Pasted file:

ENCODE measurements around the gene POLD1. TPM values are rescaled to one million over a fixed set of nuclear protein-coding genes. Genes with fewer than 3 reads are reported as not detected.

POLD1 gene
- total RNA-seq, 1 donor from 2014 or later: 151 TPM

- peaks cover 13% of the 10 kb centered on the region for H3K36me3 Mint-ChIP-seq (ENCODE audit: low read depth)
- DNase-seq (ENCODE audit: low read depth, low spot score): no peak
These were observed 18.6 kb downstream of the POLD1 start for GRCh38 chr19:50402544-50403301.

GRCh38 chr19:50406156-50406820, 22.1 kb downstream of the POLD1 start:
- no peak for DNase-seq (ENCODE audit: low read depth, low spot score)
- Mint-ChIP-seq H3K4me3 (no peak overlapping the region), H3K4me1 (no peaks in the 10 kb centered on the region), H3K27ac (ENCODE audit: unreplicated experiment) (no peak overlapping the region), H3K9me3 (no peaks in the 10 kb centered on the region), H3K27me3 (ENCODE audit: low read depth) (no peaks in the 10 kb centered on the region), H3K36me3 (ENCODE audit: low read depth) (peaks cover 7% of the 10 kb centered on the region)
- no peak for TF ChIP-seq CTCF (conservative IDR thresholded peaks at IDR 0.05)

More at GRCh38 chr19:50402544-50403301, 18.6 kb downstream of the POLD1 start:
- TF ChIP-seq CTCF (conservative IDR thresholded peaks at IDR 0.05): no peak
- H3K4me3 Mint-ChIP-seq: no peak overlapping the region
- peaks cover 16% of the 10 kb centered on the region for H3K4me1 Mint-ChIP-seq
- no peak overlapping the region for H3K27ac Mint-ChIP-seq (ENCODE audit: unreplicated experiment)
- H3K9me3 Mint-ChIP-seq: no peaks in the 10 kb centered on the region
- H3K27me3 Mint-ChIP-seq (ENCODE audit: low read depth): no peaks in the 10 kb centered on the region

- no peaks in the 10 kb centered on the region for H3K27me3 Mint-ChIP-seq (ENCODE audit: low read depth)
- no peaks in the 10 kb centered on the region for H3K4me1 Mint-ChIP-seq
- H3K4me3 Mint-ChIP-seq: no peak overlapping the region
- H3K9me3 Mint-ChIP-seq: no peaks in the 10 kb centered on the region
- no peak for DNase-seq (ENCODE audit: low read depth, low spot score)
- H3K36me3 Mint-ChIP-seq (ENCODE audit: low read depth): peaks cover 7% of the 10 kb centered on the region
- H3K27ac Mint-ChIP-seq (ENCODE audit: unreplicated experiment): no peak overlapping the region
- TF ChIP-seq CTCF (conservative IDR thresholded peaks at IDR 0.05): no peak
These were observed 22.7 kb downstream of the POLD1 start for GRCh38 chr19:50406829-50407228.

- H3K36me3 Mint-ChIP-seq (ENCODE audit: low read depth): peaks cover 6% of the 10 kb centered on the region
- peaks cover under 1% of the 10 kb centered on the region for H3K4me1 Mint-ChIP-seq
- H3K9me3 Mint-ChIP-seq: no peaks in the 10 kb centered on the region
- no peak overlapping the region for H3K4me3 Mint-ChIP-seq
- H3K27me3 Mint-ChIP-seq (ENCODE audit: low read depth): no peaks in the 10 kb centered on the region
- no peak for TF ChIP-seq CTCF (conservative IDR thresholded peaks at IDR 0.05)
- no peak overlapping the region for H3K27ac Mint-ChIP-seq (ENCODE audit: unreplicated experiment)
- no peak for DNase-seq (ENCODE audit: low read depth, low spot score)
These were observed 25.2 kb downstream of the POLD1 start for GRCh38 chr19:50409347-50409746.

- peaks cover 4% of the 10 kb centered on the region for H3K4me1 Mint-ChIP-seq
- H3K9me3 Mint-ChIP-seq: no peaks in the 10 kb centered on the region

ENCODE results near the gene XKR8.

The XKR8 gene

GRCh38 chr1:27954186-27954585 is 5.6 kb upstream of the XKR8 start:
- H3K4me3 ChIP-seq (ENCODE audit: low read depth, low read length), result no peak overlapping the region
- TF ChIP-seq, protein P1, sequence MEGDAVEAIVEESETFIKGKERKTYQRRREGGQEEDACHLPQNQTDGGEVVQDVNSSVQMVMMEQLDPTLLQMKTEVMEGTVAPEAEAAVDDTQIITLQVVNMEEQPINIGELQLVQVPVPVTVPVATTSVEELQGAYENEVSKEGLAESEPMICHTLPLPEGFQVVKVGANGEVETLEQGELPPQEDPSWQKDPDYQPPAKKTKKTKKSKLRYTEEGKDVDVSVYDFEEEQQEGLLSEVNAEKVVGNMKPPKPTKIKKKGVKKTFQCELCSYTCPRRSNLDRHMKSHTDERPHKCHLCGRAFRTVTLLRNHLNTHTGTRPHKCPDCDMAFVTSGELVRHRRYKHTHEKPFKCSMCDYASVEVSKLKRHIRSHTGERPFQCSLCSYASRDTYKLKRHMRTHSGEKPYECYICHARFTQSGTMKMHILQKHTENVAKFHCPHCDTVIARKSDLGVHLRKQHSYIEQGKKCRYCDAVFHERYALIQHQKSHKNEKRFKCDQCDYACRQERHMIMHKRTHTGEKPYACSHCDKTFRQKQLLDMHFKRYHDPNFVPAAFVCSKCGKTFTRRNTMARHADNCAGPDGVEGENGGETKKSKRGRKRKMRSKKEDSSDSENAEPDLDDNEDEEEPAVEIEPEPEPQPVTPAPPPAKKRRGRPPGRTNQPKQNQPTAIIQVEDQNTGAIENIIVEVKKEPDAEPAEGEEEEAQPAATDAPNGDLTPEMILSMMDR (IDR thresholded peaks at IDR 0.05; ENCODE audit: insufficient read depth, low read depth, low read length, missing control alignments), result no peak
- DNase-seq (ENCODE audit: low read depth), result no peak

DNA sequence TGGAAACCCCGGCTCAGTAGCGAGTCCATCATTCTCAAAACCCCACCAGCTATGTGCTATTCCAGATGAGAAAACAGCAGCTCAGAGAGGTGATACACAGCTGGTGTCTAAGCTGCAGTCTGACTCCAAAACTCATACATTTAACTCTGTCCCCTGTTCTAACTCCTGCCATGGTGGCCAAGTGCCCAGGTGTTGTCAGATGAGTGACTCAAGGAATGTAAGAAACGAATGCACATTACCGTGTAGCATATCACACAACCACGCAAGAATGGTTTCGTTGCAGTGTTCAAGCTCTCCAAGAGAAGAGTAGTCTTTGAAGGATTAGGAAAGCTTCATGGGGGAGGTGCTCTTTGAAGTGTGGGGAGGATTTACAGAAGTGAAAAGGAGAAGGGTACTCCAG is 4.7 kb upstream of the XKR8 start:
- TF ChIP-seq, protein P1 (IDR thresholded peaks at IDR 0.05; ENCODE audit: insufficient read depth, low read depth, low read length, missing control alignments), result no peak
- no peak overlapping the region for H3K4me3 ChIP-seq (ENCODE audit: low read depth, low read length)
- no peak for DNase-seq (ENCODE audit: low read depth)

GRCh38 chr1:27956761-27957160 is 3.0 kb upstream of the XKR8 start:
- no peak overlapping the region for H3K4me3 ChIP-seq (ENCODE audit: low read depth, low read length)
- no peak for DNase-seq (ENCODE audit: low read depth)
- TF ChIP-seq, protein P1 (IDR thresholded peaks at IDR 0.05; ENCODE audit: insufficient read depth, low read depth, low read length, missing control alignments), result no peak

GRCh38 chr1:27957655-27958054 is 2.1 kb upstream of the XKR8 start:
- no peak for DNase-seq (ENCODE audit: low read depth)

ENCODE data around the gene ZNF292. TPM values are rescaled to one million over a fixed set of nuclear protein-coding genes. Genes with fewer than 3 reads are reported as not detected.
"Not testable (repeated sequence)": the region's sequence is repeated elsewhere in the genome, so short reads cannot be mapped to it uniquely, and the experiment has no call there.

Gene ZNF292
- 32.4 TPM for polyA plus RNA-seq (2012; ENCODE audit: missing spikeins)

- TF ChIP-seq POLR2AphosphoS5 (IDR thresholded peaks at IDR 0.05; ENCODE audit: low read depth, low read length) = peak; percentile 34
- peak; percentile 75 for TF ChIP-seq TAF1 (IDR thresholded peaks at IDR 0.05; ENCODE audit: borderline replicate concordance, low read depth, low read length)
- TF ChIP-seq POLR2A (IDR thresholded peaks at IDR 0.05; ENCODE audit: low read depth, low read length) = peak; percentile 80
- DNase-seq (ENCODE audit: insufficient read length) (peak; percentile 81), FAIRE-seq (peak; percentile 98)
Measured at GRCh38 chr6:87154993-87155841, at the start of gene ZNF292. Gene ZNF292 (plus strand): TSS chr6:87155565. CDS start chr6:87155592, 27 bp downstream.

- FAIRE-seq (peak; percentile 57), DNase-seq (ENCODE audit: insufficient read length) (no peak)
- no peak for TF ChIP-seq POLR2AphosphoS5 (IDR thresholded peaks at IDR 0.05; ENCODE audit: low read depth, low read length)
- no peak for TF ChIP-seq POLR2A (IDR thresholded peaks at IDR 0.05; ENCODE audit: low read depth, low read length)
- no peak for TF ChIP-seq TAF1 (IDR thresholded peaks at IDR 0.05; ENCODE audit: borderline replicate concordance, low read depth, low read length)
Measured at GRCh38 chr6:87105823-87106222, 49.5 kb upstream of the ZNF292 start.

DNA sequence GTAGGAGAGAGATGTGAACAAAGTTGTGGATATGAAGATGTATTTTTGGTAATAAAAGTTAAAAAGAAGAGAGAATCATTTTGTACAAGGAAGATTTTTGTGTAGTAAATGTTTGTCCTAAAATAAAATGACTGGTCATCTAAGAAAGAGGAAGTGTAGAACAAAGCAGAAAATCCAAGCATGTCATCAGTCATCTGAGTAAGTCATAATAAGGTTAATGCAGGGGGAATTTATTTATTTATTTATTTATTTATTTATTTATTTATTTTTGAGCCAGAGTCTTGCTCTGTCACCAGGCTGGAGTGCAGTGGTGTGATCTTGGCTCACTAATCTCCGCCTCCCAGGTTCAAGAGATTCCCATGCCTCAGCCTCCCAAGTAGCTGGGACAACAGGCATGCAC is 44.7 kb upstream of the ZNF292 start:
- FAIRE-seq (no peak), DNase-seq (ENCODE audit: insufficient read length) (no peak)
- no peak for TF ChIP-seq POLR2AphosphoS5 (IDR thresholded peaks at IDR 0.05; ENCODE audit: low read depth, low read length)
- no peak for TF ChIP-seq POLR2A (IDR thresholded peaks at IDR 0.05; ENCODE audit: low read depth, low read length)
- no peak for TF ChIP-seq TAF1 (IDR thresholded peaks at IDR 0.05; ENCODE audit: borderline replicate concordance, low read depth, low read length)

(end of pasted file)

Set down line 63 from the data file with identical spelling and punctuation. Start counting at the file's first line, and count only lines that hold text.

- FAIRE-seq (peak; percentile 57), DNase-seq (ENCODE audit: insufficient read length) (no peak)